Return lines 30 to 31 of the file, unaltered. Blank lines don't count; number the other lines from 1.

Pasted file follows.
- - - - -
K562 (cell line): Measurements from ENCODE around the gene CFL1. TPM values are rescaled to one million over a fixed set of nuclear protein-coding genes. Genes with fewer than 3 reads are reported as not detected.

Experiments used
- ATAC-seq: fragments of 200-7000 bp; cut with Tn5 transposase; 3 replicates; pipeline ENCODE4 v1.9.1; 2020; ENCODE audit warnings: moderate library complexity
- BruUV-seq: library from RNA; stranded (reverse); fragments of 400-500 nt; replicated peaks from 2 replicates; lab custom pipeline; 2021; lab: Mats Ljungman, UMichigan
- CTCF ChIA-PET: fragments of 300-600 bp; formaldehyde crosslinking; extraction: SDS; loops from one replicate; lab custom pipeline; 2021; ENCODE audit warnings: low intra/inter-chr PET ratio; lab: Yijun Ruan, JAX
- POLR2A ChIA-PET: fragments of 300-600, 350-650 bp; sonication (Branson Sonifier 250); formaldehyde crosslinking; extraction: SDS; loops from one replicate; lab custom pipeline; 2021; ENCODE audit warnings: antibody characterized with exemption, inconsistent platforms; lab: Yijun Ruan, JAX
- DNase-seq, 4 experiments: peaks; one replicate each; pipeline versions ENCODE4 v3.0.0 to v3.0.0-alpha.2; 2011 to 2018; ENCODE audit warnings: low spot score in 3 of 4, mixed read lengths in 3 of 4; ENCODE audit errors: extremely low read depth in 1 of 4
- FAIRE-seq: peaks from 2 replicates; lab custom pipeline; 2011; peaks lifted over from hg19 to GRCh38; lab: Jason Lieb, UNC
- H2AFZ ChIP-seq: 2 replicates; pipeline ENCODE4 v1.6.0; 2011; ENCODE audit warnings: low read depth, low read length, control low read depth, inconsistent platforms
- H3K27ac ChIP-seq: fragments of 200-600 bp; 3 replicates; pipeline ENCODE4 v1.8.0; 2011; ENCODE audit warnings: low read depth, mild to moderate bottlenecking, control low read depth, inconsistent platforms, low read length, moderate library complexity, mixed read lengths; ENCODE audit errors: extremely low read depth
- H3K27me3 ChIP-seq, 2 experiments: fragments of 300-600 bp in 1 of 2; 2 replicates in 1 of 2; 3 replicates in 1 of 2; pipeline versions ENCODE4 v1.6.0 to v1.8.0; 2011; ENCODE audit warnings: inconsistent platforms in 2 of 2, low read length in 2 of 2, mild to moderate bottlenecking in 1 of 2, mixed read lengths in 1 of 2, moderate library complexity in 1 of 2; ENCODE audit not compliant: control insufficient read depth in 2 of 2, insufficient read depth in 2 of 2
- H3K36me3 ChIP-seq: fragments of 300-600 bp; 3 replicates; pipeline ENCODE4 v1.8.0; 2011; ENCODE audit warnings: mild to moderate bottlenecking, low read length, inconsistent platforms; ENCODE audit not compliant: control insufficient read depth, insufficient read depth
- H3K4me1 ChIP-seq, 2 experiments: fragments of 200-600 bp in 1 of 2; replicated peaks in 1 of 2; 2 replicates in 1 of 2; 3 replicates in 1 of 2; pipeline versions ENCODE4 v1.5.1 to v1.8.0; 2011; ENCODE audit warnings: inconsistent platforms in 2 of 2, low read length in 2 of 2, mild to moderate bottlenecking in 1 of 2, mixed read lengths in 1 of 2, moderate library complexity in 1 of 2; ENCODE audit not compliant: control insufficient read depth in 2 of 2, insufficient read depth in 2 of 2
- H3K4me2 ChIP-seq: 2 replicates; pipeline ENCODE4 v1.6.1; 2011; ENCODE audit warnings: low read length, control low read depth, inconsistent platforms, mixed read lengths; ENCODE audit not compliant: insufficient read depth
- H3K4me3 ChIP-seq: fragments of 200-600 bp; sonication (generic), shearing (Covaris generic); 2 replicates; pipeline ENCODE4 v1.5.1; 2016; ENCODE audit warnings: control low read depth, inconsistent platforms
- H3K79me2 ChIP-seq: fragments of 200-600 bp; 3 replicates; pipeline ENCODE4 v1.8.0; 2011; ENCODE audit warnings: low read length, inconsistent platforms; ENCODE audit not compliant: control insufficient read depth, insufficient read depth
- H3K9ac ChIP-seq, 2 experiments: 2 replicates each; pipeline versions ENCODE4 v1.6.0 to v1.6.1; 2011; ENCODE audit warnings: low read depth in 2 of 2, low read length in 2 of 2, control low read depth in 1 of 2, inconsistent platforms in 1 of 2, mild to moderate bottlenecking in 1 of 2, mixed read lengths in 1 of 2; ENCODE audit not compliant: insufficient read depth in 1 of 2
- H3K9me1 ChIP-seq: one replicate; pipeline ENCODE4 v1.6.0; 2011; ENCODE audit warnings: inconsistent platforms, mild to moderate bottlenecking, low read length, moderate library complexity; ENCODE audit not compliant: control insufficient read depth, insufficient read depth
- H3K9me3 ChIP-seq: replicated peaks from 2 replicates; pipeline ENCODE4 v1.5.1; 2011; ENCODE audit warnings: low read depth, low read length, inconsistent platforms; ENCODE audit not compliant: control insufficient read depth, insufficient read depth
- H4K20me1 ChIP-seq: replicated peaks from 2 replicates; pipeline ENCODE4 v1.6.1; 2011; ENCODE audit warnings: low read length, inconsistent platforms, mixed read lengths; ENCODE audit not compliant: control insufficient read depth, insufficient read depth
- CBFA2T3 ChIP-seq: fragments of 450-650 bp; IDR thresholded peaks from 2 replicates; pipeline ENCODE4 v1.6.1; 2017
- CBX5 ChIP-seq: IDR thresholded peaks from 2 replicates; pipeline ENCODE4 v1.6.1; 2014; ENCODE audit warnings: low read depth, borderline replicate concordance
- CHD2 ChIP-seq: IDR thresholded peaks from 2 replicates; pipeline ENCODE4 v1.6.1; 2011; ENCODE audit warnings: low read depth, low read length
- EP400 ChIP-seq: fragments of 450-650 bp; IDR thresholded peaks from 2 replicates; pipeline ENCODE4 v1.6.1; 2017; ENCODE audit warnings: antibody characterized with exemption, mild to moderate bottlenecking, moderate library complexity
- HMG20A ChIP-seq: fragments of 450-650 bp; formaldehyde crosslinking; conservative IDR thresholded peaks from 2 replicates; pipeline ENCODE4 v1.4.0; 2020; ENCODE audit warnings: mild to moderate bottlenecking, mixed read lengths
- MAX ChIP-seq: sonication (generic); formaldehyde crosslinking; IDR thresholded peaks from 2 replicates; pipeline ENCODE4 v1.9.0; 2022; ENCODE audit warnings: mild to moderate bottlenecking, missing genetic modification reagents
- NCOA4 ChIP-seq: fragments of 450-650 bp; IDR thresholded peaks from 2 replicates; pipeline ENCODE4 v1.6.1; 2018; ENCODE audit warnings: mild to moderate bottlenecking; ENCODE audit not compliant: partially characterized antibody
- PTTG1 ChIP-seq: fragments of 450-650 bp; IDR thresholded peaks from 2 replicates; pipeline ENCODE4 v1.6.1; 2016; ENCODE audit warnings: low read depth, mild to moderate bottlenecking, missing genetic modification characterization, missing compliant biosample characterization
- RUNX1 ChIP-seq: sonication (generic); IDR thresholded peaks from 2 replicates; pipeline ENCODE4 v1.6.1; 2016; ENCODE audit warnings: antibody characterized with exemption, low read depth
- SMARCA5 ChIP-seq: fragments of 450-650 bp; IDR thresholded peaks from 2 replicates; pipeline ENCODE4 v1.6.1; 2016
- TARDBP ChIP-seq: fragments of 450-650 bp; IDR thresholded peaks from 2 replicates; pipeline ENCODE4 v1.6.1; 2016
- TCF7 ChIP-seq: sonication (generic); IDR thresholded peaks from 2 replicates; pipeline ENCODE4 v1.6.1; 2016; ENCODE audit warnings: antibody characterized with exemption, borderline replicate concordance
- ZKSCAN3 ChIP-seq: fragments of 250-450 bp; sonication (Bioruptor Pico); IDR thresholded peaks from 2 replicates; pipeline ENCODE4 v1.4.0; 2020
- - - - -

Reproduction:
- SMARCA5 ChIP-seq: fragments of 450-650 bp; IDR thresholded peaks from 2 replicates; pipeline ENCODE4 v1.6.1; 2016
- TARDBP ChIP-seq: fragments of 450-650 bp; IDR thresholded peaks from 2 replicates; pipeline ENCODE4 v1.6.1; 2016